Freight News, Sea

Shippers lambast EU inertia over soaring shipping costs

[ March 30, 2021   //   ]

The European Shippers’ Council says it is disappointed at the lack of action by the European Commission over unreliability and high cost of liner shipping services.

At a recent meeting of the Maritime Forum on 25 March, which included shippers and forwarders along with carriers, port operators, ship owners and Commission representatives, it complained that EU regulators had rejected stakeholder pleas for more investigation of the liner shipping market. This was in contrast to the US, China, and Korea which have stepped up in monitoring and have opened investigations into the current market situation.

ESC said that the market is regulated only by the Consortium Block Exemption Regulation (CBER) “which seems to give shipping lines a free pass on EU competition law, without any monitoring by regulators. Sooner or later, regulators will have to step in.”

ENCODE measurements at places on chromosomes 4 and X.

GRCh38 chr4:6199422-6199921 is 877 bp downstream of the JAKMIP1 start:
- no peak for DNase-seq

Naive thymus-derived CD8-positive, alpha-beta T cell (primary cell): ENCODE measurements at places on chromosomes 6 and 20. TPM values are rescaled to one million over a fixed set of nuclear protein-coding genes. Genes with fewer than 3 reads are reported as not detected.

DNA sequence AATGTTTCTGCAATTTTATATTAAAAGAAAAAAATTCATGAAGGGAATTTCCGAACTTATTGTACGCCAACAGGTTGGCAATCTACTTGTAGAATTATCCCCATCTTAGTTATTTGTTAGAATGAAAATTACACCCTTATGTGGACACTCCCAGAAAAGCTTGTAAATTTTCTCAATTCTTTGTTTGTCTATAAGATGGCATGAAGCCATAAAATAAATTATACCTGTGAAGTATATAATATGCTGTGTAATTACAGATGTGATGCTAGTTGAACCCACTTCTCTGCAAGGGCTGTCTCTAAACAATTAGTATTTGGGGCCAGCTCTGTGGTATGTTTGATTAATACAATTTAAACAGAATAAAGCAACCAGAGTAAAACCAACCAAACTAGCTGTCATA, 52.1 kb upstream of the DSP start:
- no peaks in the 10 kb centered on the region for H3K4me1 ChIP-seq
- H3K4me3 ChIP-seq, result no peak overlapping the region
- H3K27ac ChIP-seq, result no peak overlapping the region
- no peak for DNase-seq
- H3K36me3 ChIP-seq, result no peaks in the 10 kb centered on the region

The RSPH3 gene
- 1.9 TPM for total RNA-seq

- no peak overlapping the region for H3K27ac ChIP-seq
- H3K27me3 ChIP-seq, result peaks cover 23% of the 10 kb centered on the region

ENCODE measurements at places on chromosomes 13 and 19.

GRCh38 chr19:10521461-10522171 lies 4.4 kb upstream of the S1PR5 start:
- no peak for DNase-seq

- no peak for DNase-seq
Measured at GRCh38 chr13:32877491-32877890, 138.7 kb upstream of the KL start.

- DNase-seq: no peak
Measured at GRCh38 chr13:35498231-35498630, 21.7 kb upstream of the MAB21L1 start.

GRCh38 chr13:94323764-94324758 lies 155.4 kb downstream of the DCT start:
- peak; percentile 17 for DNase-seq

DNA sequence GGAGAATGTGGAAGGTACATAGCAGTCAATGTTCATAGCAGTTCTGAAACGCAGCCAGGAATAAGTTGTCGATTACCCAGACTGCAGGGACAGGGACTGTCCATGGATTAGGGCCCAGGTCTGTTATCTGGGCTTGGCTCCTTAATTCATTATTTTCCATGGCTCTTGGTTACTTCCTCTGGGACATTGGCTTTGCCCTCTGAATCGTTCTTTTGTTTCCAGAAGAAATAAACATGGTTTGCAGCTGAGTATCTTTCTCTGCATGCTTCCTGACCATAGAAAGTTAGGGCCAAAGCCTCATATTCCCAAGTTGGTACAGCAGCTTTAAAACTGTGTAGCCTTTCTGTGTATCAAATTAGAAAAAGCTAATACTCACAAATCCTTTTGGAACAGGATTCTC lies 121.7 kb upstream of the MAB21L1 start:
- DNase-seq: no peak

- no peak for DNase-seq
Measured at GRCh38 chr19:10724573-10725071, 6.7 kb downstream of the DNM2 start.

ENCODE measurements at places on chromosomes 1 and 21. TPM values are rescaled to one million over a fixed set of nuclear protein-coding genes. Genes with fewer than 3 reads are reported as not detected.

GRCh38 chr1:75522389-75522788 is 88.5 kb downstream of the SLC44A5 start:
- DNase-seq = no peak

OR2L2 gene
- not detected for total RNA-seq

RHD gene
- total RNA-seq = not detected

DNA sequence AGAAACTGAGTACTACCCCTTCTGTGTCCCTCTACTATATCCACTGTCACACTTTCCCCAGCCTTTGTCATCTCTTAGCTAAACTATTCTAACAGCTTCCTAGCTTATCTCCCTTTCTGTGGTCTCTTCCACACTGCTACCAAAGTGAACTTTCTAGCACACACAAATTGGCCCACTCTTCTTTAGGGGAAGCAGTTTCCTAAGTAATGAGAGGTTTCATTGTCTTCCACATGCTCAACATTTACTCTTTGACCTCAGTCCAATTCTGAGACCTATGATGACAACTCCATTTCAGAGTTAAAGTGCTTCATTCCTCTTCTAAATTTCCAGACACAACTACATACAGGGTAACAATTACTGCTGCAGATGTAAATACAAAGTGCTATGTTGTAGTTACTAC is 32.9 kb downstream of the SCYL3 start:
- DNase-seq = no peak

ESC wants the European Commission to issue a guidance document  for “ethical collaboration” that would give more clarity and, in the longer term, further measures to deal with the CBER.

ESC added that while shipping line representatives described at the Forum how they did their utmost to correct a disruption initially brought by the large volatility of demand in 2020, they rejected all liability and said that their huge second half of 2020 profits, along with the still higher ones forecast for  2021, “were a deserved compensation for the very difficult previous five years: a claim that may be questioned as none of them but Hanjin failed and all heavily invested in big new vessels.”

ESC added: “In reality, shippers, ports authorities, terminal operators, and freight forwarders have had their efficiency gains on the maritime part of the supply chains nullified by a poor quality of service and higher costs.  The current situation makes it impossible to export goods because the prices are too high related to the profit margin.”